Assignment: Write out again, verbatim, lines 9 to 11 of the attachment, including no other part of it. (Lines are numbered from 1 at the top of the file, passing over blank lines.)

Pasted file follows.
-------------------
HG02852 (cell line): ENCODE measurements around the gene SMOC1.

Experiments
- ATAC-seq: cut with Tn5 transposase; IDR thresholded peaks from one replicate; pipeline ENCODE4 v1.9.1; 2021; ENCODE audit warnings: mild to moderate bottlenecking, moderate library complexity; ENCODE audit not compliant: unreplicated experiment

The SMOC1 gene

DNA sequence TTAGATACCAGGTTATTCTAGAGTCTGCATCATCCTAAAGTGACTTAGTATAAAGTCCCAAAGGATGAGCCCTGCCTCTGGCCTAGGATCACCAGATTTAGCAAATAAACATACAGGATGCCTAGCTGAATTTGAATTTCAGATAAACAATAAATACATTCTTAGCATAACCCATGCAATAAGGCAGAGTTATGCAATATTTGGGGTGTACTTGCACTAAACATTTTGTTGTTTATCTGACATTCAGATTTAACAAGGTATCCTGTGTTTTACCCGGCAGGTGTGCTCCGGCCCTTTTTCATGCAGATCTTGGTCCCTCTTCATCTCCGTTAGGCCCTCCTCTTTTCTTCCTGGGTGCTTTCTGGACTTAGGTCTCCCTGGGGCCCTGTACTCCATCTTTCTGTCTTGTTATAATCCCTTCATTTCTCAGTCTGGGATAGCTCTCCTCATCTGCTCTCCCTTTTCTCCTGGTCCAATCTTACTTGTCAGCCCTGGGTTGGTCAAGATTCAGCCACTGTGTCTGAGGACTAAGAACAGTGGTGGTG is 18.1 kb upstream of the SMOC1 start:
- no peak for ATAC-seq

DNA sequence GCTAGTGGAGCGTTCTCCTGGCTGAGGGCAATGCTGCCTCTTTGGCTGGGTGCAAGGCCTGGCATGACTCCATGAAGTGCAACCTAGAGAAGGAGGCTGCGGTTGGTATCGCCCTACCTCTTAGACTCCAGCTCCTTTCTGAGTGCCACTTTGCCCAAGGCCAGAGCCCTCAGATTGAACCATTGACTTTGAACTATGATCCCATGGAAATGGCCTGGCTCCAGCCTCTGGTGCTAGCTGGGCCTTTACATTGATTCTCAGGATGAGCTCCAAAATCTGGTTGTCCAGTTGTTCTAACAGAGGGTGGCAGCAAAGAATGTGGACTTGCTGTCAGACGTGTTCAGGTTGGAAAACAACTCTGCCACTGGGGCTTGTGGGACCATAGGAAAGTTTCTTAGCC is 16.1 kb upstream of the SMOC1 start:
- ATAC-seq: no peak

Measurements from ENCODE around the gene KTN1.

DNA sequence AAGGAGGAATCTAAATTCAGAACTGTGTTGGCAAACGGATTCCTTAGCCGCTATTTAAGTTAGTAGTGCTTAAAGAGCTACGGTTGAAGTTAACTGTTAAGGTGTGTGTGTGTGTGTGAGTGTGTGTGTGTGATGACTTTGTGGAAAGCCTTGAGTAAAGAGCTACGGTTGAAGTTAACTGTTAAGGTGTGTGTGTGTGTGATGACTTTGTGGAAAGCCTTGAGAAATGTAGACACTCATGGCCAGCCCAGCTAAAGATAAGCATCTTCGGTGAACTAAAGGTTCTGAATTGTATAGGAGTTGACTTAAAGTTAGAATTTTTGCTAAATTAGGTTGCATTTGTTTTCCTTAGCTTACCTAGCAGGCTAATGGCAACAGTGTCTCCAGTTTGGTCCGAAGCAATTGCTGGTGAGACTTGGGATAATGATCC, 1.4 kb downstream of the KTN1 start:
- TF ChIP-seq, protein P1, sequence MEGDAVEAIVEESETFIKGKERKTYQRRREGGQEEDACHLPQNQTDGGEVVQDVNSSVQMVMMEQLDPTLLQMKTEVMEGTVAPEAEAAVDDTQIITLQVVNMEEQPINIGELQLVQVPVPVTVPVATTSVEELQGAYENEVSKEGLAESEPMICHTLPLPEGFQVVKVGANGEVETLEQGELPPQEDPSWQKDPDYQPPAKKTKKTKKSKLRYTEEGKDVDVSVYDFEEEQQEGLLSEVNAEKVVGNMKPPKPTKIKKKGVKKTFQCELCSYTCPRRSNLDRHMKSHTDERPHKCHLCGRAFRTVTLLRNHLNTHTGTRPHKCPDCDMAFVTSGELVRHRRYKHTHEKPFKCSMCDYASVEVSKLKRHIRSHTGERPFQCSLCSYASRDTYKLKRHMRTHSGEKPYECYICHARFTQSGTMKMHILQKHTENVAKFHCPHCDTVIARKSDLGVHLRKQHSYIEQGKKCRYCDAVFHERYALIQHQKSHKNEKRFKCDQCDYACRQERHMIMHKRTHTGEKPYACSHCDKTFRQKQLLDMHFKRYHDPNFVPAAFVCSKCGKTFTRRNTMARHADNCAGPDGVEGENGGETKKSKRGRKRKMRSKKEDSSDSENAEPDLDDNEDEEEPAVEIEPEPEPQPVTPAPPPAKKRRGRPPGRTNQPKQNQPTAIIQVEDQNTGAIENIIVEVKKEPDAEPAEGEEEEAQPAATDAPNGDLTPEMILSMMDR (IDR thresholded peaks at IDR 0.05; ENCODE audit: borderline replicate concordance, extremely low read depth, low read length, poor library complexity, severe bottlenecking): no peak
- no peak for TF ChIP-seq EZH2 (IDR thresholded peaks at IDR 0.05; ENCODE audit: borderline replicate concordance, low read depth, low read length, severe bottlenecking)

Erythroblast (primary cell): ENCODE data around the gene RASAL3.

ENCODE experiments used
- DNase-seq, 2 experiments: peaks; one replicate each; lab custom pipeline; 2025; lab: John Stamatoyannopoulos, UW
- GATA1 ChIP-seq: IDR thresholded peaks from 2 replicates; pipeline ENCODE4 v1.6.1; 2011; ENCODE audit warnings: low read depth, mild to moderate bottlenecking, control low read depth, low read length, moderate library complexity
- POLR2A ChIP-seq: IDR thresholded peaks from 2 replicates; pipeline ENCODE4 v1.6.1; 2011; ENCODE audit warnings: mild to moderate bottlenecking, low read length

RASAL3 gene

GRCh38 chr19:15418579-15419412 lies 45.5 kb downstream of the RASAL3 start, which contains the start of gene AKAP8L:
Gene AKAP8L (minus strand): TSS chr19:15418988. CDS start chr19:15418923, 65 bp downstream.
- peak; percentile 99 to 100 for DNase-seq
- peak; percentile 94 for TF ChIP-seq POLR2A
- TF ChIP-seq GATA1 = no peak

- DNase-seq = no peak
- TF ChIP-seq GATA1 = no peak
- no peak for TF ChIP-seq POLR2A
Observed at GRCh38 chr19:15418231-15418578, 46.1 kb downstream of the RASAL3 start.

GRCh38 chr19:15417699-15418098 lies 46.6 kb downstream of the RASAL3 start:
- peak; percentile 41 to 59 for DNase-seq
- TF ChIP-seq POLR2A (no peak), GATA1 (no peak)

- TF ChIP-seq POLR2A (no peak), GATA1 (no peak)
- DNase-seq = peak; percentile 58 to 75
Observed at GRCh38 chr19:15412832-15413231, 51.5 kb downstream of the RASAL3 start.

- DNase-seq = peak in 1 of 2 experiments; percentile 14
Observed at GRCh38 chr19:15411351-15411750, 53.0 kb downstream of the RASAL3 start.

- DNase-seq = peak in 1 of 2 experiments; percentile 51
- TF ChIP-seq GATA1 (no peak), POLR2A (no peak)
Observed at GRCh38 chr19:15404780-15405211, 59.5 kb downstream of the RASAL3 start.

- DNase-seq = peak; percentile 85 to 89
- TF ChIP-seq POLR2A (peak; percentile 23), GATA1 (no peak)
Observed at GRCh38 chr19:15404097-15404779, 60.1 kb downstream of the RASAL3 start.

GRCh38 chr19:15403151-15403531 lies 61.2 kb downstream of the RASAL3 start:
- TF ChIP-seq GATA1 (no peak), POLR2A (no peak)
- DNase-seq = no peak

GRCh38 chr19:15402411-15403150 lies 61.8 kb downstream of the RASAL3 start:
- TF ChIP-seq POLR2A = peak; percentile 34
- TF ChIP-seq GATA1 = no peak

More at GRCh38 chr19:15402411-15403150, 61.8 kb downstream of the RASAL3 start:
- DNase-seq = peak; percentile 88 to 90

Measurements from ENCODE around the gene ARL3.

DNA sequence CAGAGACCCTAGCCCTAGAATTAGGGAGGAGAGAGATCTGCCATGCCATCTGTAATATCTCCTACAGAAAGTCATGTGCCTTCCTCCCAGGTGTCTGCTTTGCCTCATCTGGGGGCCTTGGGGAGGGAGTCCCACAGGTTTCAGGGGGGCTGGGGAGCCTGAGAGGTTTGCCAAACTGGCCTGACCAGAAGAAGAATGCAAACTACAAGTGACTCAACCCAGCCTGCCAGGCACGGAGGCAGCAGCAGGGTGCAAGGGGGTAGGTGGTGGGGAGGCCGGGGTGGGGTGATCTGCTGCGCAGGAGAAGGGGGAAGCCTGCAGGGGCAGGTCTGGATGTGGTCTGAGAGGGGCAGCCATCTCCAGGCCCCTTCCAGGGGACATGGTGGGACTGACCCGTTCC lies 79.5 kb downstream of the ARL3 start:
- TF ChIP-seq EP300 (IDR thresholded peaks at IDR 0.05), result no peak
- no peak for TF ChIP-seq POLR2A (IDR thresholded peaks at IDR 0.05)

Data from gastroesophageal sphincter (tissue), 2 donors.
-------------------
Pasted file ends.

Measurements from ENCODE around the gene KTN1.

DNA sequence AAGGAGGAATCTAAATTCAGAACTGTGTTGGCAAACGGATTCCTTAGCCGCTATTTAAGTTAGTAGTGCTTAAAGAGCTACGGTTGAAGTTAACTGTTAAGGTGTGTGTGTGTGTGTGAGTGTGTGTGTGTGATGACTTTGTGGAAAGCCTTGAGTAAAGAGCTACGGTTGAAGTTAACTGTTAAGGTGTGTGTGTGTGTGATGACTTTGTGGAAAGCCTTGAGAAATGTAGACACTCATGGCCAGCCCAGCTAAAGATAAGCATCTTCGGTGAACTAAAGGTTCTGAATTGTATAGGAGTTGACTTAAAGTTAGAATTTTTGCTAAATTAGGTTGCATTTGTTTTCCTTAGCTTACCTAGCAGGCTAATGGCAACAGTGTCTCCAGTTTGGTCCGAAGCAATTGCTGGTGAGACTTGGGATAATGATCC, 1.4 kb downstream of the KTN1 start:
- TF ChIP-seq, protein P1, sequence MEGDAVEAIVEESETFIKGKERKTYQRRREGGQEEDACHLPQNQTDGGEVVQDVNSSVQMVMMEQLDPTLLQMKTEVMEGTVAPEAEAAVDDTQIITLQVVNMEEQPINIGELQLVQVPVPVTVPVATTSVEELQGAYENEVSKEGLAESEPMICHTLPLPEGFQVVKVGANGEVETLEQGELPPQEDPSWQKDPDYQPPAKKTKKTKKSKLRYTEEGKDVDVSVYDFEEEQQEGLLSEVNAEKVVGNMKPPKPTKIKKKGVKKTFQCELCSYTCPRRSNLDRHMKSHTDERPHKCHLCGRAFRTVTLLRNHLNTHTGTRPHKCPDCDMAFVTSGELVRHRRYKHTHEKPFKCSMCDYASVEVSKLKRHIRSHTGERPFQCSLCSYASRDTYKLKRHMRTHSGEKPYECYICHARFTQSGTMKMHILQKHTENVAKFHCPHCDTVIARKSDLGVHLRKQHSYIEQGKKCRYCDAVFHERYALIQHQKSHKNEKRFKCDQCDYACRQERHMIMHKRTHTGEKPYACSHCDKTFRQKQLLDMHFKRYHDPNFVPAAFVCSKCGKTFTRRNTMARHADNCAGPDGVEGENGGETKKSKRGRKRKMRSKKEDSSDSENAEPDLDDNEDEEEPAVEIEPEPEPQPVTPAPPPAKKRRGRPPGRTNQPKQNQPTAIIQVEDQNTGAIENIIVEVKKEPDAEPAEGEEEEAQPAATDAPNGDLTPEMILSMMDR (IDR thresholded peaks at IDR 0.05; ENCODE audit: borderline replicate concordance, extremely low read depth, low read length, poor library complexity, severe bottlenecking): no peak